The report card is in, and the online dating industry won’t be putting this one on the fridge. A new scientific report concludes that although online dating offers users some very real benefits, it falls far short of its potential.
Unheard of just twenty years ago, online dating is now a billion dollar industry and one of the most common ways for singles to meet potential partners. Many websites claim that they can help you find your “soulmate.” But do these online dating services live up to all the hype?
In the article, a team of psychological scientists aims to get at the truth behind online dating, identifying the ways in which online dating may benefit or undermine singles’ romantic outcomes.
Lead author Eli Finkel, Associate Professor of Social Psychology at Northwestern University, recognizes that “online dating is a marvelous addition to the ways in which singles can meet potential romantic partners,” but he warns that “users need to be aware of its many pitfalls.”
Many online dating sites claim that they possess an exclusive formula, a so-called “matching algorithm,” that can match singles with partners who are especially compatible with them. But, after systematically reviewing the evidence, the authors conclude that such claims are unsubstantiated and likely false.
“To date, there is no compelling evidence that any online dating matching algorithm actually works,” Finkel observes. “If dating sites want to claim that their matching algorithm is scientifically valid, they need to adhere to the standards of science, which is something they have uniformly failed to do. In fact, our report concludes that it is unlikely that their algorithms can work, even in principle, given the limitations of the sorts of matching procedures that these sites use.”
The authors suggest that the existing matching algorithms neglect the most important insights from the flourishing discipline of relationship science. The algorithms seek to predict long-term romantic compatibility from characteristics of the two partners before they meet. Yet the strongest predictors of relationship well-being, such as a couple’s interaction style and ability to navigate stressful circumstances, cannot be assessed with such data.
According to Finkel, “developers of matching algorithms have tended to focus on the information that is easy for them to assess, like similarity in personality and attitudes, rather than the information that relationship science has found to be crucial for predicting long-term relationship well-being. As a result, these algorithms are unlikely to be effective.”
Many online dating sites market their ability to offer online daters access to a huge number of potential partners. However, online profiles are a feeble substitute for face-to-face contact when it comes to the crucial task of assessing romantic chemistry. Furthermore, browsing through all those online profiles may overwhelm people or encourage them to treat their search more like shopping than mate-finding, which can lead singles to pass over potential partners who are actually well-suited to them.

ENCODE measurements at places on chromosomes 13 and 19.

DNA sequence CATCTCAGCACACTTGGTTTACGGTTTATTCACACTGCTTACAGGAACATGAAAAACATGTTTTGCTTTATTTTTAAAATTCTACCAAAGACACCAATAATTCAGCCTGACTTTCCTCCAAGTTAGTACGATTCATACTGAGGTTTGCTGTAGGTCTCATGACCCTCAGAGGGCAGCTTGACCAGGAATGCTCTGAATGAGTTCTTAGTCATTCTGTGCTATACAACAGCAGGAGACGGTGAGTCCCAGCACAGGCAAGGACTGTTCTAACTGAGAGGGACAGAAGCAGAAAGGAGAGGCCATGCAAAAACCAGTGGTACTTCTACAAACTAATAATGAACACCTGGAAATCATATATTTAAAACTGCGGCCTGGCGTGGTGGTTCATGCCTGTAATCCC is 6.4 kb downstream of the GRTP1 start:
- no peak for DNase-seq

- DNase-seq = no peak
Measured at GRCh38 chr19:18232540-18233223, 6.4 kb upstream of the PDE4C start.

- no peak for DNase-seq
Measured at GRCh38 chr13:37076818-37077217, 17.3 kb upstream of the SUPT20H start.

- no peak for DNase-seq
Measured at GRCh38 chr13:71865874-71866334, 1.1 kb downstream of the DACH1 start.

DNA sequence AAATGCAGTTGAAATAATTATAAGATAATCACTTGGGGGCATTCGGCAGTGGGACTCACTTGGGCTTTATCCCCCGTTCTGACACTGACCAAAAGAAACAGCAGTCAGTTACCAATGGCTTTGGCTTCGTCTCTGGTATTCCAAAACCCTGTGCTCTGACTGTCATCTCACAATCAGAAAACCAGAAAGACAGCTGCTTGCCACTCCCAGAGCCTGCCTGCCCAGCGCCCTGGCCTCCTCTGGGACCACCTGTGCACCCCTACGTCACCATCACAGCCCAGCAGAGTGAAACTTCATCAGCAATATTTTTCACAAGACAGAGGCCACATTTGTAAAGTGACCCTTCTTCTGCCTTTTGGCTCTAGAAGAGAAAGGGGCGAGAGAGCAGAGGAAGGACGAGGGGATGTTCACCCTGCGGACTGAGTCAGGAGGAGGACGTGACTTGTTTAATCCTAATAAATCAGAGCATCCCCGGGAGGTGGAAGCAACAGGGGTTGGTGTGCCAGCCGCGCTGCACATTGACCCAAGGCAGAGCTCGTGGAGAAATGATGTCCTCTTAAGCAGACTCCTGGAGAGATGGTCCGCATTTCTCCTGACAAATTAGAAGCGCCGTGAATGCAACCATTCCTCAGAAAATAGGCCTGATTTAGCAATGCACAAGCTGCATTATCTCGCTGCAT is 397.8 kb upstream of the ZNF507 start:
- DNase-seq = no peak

Finkel and his co-authors conclude that online dating is successful insofar as it rapidly helps singles meet potential partners in person, so that they can discover whether a romantic spark is there. The chats and messages people send through online dating sites may even help them to convey a positive initial impression, as long as people meet face-to-face relatively quickly.
Given the potentially serious consequences of intervening in people’s romantic lives, the authors hope that this report will push proprietors to build a more rigorous scientific foundation for online dating services. In a preface to the report, psychological scientist Arthur Aron at the State University of New York at Stony Brook recommends the creation of a panel that would grade the scientific credibility of each online dating site.
“Thus far, the industry certainly does not get an A for effort,” noted Finkel. “For years, the online dating industry has ignored actual relationship science in favor of unsubstantiated claims and buzzwords, like ‘matching algorithms,’ that merely sound scientific.”
He added, “In the comments section of the report card, I would write: ‘apply yourself!’”
Finkel co-authored this report with Paul Eastwick, assistant professor of psychology at Texas A&M University; Benjamin Karney, professor of psychology at the University of California, Los Angeles; Harry Reis, professor of psychology at the University of Rochester; and Susan Sprecher, professor of sociology and psychology at Illinois State University.
For more information about this study, please contact: Eli J Finkel at firstname.lastname@example.org.
Psychological Science in the Public Interest is a journal of the Association for Psychological Science. It publishes an eclectic mix of thought-provoking articles on the latest important advances in psychology. For a copy of the article “Online Dating: A Critical Analysis From the Perspective of Psychological Science” and access to other Psychological Science in the Public Interest research findings, please contact Divya Menon at 202-293-9300